Swaziland Country Report
The tiny southern African kingdom of Swaziland (population 1.4 million), landlocked by its neighbors South Africa and Mozambique, presents a low risk to travelers.
The country is generally safe. However, it is advisable to avoid esplanades in downtown Mbabane and Manzini after nightfall due to the risk of mugging. Furthermore, protests and demonstrations do periodically occur, often triggered by poor economic conditions. All rallies should be avoided.
Road conditions are generally satisfactory throughout the country, but it best to avoid driving at night: streets may be poorly lit and the presence of wild animals may pose a threat. It should also be noted that a new international airport – King Mswati III International Airport – was opened in Manzini in March 2014.
Health conditions in Swaziland are mediocre at best; it should be particularly noted that malaria (zone 3) is ubiquitous throughout the country. Furthermore, a staggeringly high percentage of the adult population (one-fourth) is HIV-positive. Life expectancy is 50 years, one of thelowest on the planet.
To protect themselves against insect-borne diseases, travelers are strongly advised to use a mosquito net and insect repellent and to wear long-sleeved shirts and pants while in the country. Taking antimalarial medication is also recommended during shorter visits. To avoid diseases contracted through the consumption of contaminated food and drinks, never drink tap water (only purified or bottled water), do not accept drinks with ice cubes, and eat only thoroughly cooked foods; fruits and vegetables should be peeled prior to consumption. Visitors should be careful not to walk barefoot in stagnant water or swim in bodies of fresh water; the parasitic disease schistosomiasis can be contracted in certain rivers. Finally, cases of dengue fever and rabies are sometimes reported.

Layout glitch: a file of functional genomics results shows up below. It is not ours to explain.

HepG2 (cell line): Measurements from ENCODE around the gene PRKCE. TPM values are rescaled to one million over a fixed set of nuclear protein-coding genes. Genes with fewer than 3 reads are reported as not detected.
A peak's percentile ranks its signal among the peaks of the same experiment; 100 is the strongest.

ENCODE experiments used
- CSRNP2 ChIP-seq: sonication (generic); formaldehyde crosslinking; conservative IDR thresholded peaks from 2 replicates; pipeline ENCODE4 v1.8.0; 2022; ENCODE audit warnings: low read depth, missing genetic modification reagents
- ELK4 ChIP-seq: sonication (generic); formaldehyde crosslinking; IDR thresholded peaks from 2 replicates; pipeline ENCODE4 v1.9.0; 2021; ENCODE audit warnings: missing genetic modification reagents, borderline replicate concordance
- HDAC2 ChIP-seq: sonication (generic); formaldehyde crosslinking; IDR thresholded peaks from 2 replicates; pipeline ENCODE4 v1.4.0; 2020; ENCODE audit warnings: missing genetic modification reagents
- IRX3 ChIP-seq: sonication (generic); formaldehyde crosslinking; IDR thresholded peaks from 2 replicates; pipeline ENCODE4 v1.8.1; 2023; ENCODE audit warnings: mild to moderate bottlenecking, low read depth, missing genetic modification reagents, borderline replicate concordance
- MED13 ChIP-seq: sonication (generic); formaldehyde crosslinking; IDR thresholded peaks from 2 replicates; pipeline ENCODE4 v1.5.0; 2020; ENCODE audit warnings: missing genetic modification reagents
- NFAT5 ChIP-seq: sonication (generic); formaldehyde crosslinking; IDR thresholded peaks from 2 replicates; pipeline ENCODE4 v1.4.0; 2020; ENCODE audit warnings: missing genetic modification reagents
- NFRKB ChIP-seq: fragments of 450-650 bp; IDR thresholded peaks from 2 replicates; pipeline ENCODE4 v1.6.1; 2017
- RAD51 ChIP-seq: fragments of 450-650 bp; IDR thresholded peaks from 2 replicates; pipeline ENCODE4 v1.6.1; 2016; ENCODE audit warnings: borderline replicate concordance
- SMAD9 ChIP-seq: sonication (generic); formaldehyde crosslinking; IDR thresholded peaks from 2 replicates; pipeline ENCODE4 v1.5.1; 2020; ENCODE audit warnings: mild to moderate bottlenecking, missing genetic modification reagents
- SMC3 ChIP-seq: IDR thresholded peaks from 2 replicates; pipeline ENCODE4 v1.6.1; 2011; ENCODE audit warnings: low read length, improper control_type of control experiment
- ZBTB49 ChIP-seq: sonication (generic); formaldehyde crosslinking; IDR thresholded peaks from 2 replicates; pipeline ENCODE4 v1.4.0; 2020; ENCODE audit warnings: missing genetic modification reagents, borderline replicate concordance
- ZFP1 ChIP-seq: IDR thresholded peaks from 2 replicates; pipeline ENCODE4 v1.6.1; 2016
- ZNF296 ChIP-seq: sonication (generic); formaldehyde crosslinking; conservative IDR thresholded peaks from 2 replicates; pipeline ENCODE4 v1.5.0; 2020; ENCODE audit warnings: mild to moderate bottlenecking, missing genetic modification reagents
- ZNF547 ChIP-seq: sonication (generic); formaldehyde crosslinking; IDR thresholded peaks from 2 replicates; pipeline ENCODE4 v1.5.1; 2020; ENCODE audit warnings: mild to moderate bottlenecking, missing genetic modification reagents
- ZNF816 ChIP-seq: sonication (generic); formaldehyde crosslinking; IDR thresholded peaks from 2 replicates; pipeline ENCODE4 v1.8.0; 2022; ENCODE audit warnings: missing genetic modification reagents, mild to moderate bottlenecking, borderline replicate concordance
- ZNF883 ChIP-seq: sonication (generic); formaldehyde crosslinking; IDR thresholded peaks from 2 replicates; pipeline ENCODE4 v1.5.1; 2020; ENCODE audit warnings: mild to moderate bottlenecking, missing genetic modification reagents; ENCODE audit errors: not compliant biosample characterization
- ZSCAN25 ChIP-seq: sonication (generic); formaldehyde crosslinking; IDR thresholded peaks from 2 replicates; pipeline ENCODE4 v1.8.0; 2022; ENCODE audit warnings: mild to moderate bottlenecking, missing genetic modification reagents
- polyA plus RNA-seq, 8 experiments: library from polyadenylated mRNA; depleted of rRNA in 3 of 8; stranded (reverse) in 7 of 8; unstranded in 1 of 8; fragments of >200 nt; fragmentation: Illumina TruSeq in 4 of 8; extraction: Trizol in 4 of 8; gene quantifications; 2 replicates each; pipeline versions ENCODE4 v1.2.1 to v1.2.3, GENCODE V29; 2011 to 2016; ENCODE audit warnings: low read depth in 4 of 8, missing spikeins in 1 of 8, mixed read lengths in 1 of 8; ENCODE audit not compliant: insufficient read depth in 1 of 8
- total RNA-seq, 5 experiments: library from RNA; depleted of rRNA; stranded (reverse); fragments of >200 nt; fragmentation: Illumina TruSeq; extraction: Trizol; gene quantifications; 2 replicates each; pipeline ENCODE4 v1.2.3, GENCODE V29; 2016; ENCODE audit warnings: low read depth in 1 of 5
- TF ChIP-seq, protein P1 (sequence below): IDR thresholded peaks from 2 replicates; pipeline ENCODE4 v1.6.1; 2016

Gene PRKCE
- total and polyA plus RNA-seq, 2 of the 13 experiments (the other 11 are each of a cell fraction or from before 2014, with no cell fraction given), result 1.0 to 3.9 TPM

Hospitals in Mbabane provide good quality health care, but the most serious cases are nevertheless transferred to South Africa for treatment due to a lack of equipment and healthcare professionals, which are particularly concerning in rural zones.
Swaziland's climate is subtropical and dry. The dry season begins in mid-April and lasts until mid-October. Days are hot and sunny while nights are cool, even cold between May and August. The rainy season lasts from late October until late March. Rainfall is very heavy in the Highveld (west of the country).
Useful NumbersCountry Code: +268
There are no emergency services in Swaziland.
Voltage: 230 V ~ 50 Hz